This article follows on from the previous one in the series on explainers about capitalism “What exactly about capitalism means it extracts and exploits?“. We are gravitating towards offering a solution but we need to take a deeper look at what we mean by capital.Continue reading “Explainer: Real Capital”
Stephen Hinton Consulting recently completed the compilation of a database of Market Based Instruments that have been thought of, proposed or applied to stimulating the economy to circularity. The list is far from comprehensive but was put together as a first step for the Circular Economy Delegation to gain an initial insight into the opportunities for politicians and authorities to use these instruments to introduce full circularity into the Swedish Economy.Continue reading “Recent Assignments: the Swedish Circular Economy Delegation”
If renewable solutions were cheaper for firms to use, they would. This is how price signals function to steer the behaviour of firms. For the circular economy to function, price signals should favour circular products and production methods. In other words, it needs to make better business sense to install circular and renewable energy infrastructure, and to install and use infrastructure that uses recycled materials. Without that, the linear economy – one that inputs extracted materials and outputs materials as waste – will continue to be the modus operandi of the profitable firm.
This article explores how to use price signals to steer firms’ buying behaviour in a way that keeps the economy stable. Market-based instruments are financial mechanisms that steer price signals to guide the behaviour of firms and markets in general.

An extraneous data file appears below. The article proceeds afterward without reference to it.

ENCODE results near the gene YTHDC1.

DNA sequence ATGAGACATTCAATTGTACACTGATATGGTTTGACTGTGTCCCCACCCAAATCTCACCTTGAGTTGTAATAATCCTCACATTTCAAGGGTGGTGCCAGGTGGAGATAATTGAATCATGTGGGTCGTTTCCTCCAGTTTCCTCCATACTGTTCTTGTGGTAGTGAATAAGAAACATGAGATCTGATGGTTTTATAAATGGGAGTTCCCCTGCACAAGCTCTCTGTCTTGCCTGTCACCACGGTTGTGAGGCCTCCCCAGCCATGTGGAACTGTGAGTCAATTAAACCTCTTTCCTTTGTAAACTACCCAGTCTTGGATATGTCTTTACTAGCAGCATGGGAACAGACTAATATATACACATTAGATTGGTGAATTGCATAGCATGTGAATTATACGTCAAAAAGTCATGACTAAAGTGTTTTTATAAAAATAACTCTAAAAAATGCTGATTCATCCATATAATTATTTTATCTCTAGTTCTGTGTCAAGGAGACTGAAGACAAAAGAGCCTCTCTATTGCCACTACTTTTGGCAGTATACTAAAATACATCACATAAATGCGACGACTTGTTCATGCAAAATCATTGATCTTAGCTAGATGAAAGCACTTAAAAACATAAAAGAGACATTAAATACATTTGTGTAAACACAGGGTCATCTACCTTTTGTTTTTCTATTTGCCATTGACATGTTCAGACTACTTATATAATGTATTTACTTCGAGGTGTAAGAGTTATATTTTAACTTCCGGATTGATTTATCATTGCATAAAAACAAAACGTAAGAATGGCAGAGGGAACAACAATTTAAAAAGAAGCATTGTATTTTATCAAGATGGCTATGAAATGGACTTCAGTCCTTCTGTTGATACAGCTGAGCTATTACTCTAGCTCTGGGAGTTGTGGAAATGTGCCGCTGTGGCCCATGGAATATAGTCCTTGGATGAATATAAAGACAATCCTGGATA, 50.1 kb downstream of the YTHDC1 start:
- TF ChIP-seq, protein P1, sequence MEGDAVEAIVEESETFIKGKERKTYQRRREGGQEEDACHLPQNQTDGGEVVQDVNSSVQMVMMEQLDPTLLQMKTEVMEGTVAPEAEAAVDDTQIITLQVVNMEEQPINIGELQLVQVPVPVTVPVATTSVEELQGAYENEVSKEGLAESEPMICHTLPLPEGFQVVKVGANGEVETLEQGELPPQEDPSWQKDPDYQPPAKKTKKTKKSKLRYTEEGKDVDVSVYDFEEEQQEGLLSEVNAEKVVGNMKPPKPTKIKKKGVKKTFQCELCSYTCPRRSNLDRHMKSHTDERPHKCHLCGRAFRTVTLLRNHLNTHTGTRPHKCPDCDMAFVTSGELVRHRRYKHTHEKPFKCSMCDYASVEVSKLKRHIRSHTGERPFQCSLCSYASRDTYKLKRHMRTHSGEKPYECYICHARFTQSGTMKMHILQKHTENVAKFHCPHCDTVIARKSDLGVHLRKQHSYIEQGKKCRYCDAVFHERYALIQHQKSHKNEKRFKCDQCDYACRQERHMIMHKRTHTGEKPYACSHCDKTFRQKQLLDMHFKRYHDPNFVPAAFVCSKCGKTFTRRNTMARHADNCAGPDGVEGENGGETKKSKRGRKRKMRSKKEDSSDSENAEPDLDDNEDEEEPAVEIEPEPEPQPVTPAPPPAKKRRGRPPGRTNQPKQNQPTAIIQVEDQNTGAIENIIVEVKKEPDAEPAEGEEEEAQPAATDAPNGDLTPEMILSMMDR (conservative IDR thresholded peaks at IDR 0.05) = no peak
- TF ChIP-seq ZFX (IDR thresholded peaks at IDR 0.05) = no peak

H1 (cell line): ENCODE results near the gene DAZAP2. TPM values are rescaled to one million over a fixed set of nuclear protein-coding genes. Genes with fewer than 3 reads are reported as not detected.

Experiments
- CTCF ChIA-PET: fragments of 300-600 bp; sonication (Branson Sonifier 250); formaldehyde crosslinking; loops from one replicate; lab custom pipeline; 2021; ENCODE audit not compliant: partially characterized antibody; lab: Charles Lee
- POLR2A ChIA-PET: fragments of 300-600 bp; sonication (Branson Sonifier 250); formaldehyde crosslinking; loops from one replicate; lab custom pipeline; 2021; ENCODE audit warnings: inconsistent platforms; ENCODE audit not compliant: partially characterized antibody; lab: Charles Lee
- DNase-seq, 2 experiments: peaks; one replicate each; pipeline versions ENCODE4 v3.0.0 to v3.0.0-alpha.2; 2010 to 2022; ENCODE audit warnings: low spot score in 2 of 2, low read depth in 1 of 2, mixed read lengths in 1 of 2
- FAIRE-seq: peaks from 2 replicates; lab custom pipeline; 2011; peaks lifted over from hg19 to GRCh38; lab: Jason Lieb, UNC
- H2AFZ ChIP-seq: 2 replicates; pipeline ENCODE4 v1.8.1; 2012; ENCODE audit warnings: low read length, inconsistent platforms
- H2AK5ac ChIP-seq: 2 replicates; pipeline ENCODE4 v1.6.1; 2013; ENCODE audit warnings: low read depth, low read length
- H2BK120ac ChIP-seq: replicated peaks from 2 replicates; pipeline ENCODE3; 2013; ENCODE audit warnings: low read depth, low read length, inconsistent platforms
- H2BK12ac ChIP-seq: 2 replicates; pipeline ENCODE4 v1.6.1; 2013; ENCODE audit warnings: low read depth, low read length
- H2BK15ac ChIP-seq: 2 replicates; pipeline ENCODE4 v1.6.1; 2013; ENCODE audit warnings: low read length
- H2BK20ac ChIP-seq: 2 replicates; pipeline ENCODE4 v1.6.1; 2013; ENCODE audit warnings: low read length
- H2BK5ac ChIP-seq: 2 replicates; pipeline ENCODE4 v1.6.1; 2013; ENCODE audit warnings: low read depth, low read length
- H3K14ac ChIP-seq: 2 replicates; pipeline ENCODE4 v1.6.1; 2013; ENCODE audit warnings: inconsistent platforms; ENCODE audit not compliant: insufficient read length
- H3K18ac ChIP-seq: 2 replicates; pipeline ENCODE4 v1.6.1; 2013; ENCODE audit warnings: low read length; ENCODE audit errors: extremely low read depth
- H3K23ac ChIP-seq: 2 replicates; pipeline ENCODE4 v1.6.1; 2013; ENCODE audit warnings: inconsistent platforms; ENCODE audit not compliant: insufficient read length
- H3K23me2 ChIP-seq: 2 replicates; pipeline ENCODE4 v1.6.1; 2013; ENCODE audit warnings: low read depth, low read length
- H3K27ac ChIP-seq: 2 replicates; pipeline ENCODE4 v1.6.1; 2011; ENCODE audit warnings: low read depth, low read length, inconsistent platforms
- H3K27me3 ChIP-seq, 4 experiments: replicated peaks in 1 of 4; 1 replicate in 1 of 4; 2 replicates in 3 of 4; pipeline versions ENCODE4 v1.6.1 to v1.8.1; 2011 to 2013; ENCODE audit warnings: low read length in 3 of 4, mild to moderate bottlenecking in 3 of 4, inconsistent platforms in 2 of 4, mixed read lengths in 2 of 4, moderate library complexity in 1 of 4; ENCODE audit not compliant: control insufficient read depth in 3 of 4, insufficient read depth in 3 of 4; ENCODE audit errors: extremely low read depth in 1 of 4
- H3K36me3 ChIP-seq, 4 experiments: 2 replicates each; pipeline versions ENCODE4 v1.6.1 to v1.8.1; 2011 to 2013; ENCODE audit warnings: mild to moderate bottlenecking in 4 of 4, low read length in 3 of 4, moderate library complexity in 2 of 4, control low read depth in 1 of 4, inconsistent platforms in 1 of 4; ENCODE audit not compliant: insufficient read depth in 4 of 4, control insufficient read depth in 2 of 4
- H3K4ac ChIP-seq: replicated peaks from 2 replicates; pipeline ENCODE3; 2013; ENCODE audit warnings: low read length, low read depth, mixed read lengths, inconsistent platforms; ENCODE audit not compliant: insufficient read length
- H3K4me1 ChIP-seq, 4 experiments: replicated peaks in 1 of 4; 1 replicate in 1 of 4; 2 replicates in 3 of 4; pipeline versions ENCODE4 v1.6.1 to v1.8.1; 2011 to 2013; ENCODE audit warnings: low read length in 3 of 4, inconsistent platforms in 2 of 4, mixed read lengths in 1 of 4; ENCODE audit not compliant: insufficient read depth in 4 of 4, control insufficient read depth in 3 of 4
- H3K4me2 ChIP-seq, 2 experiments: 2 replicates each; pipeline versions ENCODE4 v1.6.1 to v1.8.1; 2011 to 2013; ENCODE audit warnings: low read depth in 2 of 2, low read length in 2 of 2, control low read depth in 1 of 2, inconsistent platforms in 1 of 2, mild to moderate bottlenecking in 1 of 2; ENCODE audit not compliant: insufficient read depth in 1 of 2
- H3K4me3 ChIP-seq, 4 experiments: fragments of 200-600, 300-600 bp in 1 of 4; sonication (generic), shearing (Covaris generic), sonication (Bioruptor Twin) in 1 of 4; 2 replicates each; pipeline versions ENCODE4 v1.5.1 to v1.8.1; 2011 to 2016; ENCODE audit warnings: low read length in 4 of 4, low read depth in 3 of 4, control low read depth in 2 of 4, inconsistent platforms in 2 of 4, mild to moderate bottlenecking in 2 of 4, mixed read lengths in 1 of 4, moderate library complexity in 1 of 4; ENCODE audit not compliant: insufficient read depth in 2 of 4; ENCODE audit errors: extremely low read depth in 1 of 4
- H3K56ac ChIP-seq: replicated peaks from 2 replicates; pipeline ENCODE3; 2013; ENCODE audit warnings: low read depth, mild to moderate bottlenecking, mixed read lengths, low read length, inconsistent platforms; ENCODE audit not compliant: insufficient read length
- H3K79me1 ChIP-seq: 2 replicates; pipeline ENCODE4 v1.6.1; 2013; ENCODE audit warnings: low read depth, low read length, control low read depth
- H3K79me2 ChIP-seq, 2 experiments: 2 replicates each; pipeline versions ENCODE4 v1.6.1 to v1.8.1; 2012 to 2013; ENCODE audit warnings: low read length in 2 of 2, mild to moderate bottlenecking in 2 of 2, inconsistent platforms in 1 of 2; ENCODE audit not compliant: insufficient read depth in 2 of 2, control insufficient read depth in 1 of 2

What not to do
The product cost price equation reveals the opportunity
ProductCost= Labour + Energy(Renewable + Fossil) + Materials (Recycled + VirginExtracted)
From the equation above it follows that the relative prices of renewable energy compared to fossil will affect the choice of energy source and the end-price of the product. So will too the price of circular materials over extracted materials affect sourcing decisions. If renewable energy is more expensive to utilize then fossil energy will be substituted. The same goes for recycled materials being substituted for extracted ones.
As proposed by the Swedish Sustainable Economy Foundation, a progressive extraction surcharge (or import surcharge) on for example fossil fuels could be levied when the material enters the economy. This surcharge is raised at regular intervals. This is a process of discovery; the levy is raised until sustainable products reach price parity with unsustainable alternatives.
A surcharge on waste leaving the firm could have the same effect, assuming the surcharges are carried over to the final consumer price. This makes sustainable products competitive. We can represent this in the equations below.
ProductCost_Linear=Labour +Energy(Surcharge+Fossil) + Materials (Surcharge+VirginExtracted) + WasteSurcharge
ProductCost_Circular= Labour + Energy(Renewable)+ Materials(Recycled)
ProductCost_Linear + Surcharge>ProductCost_Circular
However, introducing the fee would make the overall range of product offering more expensive to the end-user.
ProductCost_Linear+ Surcharge> Normal Market Price
ProductCost_Circular>Normal Market Price
To redress the imbalance, all or most of the fees levied should be returned to tax payers as a dividend. Guaranteeing the repayment of a sufficient fraction of the dividend in equal amounts to every tax payer by law will be an important step in an Environmental Fiscal Reform and an essential component for majority support in a functioning Circular Economy.
The equation would thus look like this:
ProductCost_Circular -Dividend=Normal Market Price
The repayment is needed to secure that the majority of the tax payers will always receive more dividend (repayment) each month than their increased cost of living due to the fees levied to correct the price signals and to create a sustainable economic incentive structure.